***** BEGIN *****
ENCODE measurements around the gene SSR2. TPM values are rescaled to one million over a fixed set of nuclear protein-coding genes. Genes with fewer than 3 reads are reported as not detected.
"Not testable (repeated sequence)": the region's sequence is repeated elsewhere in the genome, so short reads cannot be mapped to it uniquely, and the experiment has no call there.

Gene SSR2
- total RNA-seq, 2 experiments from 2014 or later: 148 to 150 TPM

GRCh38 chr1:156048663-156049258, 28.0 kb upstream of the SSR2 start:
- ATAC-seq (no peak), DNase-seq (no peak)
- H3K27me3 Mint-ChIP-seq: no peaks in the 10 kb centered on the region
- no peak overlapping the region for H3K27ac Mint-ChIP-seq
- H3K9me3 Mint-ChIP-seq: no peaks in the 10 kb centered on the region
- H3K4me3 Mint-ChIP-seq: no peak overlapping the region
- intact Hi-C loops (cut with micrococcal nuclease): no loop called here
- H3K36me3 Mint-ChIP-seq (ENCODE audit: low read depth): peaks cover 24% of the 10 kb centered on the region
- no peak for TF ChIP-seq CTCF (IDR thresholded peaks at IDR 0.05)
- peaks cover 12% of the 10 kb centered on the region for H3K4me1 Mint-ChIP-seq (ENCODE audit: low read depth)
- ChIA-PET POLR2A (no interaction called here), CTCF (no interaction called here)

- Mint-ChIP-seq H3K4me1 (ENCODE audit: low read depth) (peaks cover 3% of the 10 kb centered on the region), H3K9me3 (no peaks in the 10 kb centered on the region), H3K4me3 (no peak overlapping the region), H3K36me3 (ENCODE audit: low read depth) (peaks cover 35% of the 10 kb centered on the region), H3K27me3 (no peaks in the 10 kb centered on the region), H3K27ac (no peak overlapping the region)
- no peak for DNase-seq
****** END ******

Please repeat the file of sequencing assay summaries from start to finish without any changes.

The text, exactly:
ENCODE measurements around the gene SSR2. TPM values are rescaled to one million over a fixed set of nuclear protein-coding genes. Genes with fewer than 3 reads are reported as not detected.
"Not testable (repeated sequence)": the region's sequence is repeated elsewhere in the genome, so short reads cannot be mapped to it uniquely, and the experiment has no call there.

Gene SSR2
- total RNA-seq, 2 experiments from 2014 or later: 148 to 150 TPM

GRCh38 chr1:156048663-156049258, 28.0 kb upstream of the SSR2 start:
- ATAC-seq (no peak), DNase-seq (no peak)
- H3K27me3 Mint-ChIP-seq: no peaks in the 10 kb centered on the region
- no peak overlapping the region for H3K27ac Mint-ChIP-seq
- H3K9me3 Mint-ChIP-seq: no peaks in the 10 kb centered on the region
- H3K4me3 Mint-ChIP-seq: no peak overlapping the region
- intact Hi-C loops (cut with micrococcal nuclease): no loop called here
- H3K36me3 Mint-ChIP-seq (ENCODE audit: low read depth): peaks cover 24% of the 10 kb centered on the region
- no peak for TF ChIP-seq CTCF (IDR thresholded peaks at IDR 0.05)
- peaks cover 12% of the 10 kb centered on the region for H3K4me1 Mint-ChIP-seq (ENCODE audit: low read depth)
- ChIA-PET POLR2A (no interaction called here), CTCF (no interaction called here)

- Mint-ChIP-seq H3K4me1 (ENCODE audit: low read depth) (peaks cover 3% of the 10 kb centered on the region), H3K9me3 (no peaks in the 10 kb centered on the region), H3K4me3 (no peak overlapping the region), H3K36me3 (ENCODE audit: low read depth) (peaks cover 35% of the 10 kb centered on the region), H3K27me3 (no peaks in the 10 kb centered on the region), H3K27ac (no peak overlapping the region)
- no peak for DNase-seq